Thanks, Jovanna, and thanks, Dr. Mukherjee. I think we heard very clearly from both of you that having these patient advocacy networks really allows for a sense of community and a true community to be built. And of course, we can do many great things together, much more than we can do alone.
So from Dr. Mukherjee, we heard that participating in these patient advocacy networks provides access to other clinicians with whom stories can be shared and solutions to difficult treatment options can be arrived at. Specimens can be shared in ways that can further research. And of course, because of the rareness of a disease like multicentric Castleman’s disease, participating in these patient advocacy networks allows for better clinical research to be done with a global community.
From Jovanna, we heard again, very clearly, that these patient advocacy networks provide a sense of community, a support, and resources to navigate what often can be a difficult and frustrating disease.
So that's been a great but brief discussion. Unfortunately, our time is up. Thanks for tuning in.
You have been listening to CME on ReachMD. This activity is provided by Prova Education and is part of our MinuteCME curriculum.
To receive your free CME credit, or to download this activity, go to ReachMD.com/Prova. Thank you for listening.
In accordance with the ACCME Standards for Integrity and Independence, Global Learning Collaborative (GLC) requires that individuals in a position to control the content of an educational activity disclose all relevant financial relationships with any ineligible company. GLC mitigates all conflicts of interest to ensure independence, objectivity, balance, and scientific rigor in all its educational programs.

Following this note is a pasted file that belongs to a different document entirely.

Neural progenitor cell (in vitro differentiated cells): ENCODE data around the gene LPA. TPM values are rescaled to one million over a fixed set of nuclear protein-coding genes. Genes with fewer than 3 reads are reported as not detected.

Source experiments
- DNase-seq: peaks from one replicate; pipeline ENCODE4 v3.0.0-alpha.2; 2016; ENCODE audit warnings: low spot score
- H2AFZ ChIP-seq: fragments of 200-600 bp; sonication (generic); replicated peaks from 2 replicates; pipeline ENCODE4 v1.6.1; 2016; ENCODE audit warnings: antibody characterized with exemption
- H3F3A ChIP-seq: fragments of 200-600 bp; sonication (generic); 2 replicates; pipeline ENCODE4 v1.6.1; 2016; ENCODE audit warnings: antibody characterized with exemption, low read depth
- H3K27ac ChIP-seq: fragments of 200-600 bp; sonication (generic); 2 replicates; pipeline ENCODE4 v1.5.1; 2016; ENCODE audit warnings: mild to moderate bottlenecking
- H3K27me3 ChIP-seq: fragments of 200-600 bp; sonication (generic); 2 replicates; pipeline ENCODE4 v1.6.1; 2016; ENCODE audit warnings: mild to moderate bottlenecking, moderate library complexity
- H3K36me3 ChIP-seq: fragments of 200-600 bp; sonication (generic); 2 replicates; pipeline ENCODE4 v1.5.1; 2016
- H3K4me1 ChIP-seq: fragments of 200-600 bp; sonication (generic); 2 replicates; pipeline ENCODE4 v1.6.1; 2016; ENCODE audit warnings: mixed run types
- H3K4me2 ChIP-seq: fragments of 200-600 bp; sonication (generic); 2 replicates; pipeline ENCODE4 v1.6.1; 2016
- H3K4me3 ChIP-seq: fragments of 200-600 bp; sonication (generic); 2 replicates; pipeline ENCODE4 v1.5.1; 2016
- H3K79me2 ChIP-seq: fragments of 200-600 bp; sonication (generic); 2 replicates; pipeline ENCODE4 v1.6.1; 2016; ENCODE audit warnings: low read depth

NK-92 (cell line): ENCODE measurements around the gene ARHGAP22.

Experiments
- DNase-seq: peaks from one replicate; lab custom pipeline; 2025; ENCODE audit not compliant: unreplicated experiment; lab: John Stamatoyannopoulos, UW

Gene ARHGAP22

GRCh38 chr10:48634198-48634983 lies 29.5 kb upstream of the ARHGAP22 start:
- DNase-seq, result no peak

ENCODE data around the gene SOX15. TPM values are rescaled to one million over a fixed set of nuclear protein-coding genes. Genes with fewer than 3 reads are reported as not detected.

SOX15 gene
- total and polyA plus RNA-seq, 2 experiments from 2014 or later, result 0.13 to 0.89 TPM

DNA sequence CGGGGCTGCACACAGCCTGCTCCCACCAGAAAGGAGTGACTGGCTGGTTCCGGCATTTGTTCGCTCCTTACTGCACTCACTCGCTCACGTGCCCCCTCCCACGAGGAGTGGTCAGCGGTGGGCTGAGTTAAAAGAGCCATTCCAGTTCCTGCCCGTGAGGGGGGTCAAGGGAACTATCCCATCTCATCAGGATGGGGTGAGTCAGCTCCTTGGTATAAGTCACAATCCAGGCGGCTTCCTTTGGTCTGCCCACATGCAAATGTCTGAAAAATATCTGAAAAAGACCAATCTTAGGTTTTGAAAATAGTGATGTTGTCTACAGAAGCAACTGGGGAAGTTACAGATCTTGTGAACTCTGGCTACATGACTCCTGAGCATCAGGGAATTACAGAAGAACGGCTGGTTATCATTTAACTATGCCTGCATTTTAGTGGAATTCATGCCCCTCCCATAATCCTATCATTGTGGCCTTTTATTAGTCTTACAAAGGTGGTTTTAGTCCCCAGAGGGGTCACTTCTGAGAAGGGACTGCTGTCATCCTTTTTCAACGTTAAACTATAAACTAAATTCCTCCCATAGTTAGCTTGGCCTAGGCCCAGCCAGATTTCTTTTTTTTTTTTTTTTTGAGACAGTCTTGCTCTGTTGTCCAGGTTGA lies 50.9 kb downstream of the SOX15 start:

Corey Casper, MD, MPH
Clinical Professor of Medicine and Global Health
University of Washington
Affiliate Professor, Fred Hutch Cancer Center
Research: Amyris, ImmunityBio (IBRX), Janssen
Ownership Interest: Viracta Therapeutics
Receives Royalties: UpToDate
Patent Holder: AAHI
Consulting Fees: EUSA Pharma
Sudipto Mukherjee, MD, PhD, MPH
Director, Rare Cancers & Blood Diseases
Cleveland Clinic Taussig Cancer Institute
Research: BMS/Celgene, Jazz Pharma, Novartis
Receives Royalties: McGraw Hill
Consulting Fees: BioPharm, Blueprint Medicines, BMS/Celgene, Genentech and AbbVie, EUSA, Novartis
- Cindy Davidson has nothing to disclose.
- Stephen Chavez has nothing to disclose.
- Libby Lurwick has nothing to disclose.
- Colleen Resnick has nothing to disclose.
- Mara Siegel has nothing to disclose.
After participating in this educational activity, participants should be better able to:
- Discuss the clinical burden and impact associated with a delayed diagnosis of Castleman disease
- Improve the speed and accuracy of a diagnosis of Castleman disease through increased recognition of its clinical presentation and knowledge of published diagnostic criteria
- Incorporate guideline-concordant care into the treatment of patients with Castleman disease
- Employ shared decision-making strategies to increase patient participation and promote advocacy, clinical trial enrollment, and research
This activity is designed to meet the educational needs of US hematologist oncologists, rheumatologists, infectious disease specialists, immunologists, and other HCPs who are involved in diagnosing, managing, and treating iMCD.
In support of improving patient care, Global Learning Collaborative (GLC) is jointly accredited by the Accreditation Council for Continuing Medical Education (ACCME), the Accreditation Council for Pharmacy Education (ACPE), and the American Nurses Credentialing Center (ANCC) to provide continuing education for the healthcare team.
Global Learning Collaborative (GLC) designates this enduring activity for a maximum of 1.0 AMA PRA Category 1 Credits™. Physicians should claim only the credit commensurate with the extent of their participation in the activity.
Global Learning Collaborative (GLC) designates this activity for 1.0 nursing contact hour. Nurses should claim only the credit commensurate with the extent of their participation in the activity.
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This activity is supported by an independent educational grant from Recordati.